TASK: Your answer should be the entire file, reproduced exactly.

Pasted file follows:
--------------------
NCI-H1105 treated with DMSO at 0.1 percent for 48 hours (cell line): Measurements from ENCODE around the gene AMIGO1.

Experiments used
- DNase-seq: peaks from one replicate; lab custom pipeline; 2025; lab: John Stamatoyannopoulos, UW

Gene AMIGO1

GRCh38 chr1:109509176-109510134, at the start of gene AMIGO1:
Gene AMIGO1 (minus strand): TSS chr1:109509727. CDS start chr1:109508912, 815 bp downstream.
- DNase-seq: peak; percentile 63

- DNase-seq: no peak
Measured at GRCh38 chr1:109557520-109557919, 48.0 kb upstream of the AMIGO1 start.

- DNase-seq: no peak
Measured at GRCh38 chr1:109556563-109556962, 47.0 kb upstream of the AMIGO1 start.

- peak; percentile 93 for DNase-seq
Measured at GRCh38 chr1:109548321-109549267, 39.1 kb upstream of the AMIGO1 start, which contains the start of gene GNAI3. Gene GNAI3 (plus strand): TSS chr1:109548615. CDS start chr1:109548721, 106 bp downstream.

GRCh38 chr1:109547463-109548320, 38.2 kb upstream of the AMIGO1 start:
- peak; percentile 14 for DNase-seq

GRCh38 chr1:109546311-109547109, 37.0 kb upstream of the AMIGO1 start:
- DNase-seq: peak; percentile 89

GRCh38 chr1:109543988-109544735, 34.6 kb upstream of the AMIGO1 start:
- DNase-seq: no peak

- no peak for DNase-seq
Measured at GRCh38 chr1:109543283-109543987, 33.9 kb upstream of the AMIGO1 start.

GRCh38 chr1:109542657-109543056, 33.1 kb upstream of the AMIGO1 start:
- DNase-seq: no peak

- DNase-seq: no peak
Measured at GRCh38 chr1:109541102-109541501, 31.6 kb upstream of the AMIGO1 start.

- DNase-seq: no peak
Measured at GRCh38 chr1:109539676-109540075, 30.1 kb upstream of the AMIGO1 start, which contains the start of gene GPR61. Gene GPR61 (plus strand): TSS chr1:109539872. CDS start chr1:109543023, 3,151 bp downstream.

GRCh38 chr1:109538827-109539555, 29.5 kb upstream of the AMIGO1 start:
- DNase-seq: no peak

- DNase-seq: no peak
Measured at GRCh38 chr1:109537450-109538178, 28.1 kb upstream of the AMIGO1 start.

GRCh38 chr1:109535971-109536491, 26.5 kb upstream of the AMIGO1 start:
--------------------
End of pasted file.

NCI-H1105 treated with DMSO at 0.1 percent for 48 hours (cell line): Measurements from ENCODE around the gene AMIGO1.

Experiments used
- DNase-seq: peaks from one replicate; lab custom pipeline; 2025; lab: John Stamatoyannopoulos, UW

Gene AMIGO1

GRCh38 chr1:109509176-109510134, at the start of gene AMIGO1:
Gene AMIGO1 (minus strand): TSS chr1:109509727. CDS start chr1:109508912, 815 bp downstream.
- DNase-seq: peak; percentile 63

- DNase-seq: no peak
Measured at GRCh38 chr1:109557520-109557919, 48.0 kb upstream of the AMIGO1 start.

- DNase-seq: no peak
Measured at GRCh38 chr1:109556563-109556962, 47.0 kb upstream of the AMIGO1 start.

- peak; percentile 93 for DNase-seq
Measured at GRCh38 chr1:109548321-109549267, 39.1 kb upstream of the AMIGO1 start, which contains the start of gene GNAI3. Gene GNAI3 (plus strand): TSS chr1:109548615. CDS start chr1:109548721, 106 bp downstream.

GRCh38 chr1:109547463-109548320, 38.2 kb upstream of the AMIGO1 start:
- peak; percentile 14 for DNase-seq

GRCh38 chr1:109546311-109547109, 37.0 kb upstream of the AMIGO1 start:
- DNase-seq: peak; percentile 89

GRCh38 chr1:109543988-109544735, 34.6 kb upstream of the AMIGO1 start:
- DNase-seq: no peak

- no peak for DNase-seq
Measured at GRCh38 chr1:109543283-109543987, 33.9 kb upstream of the AMIGO1 start.

GRCh38 chr1:109542657-109543056, 33.1 kb upstream of the AMIGO1 start:
- DNase-seq: no peak

- DNase-seq: no peak
Measured at GRCh38 chr1:109541102-109541501, 31.6 kb upstream of the AMIGO1 start.

- DNase-seq: no peak
Measured at GRCh38 chr1:109539676-109540075, 30.1 kb upstream of the AMIGO1 start, which contains the start of gene GPR61. Gene GPR61 (plus strand): TSS chr1:109539872. CDS start chr1:109543023, 3,151 bp downstream.

GRCh38 chr1:109538827-109539555, 29.5 kb upstream of the AMIGO1 start:
- DNase-seq: no peak

- DNase-seq: no peak
Measured at GRCh38 chr1:109537450-109538178, 28.1 kb upstream of the AMIGO1 start.

GRCh38 chr1:109535971-109536491, 26.5 kb upstream of the AMIGO1 start: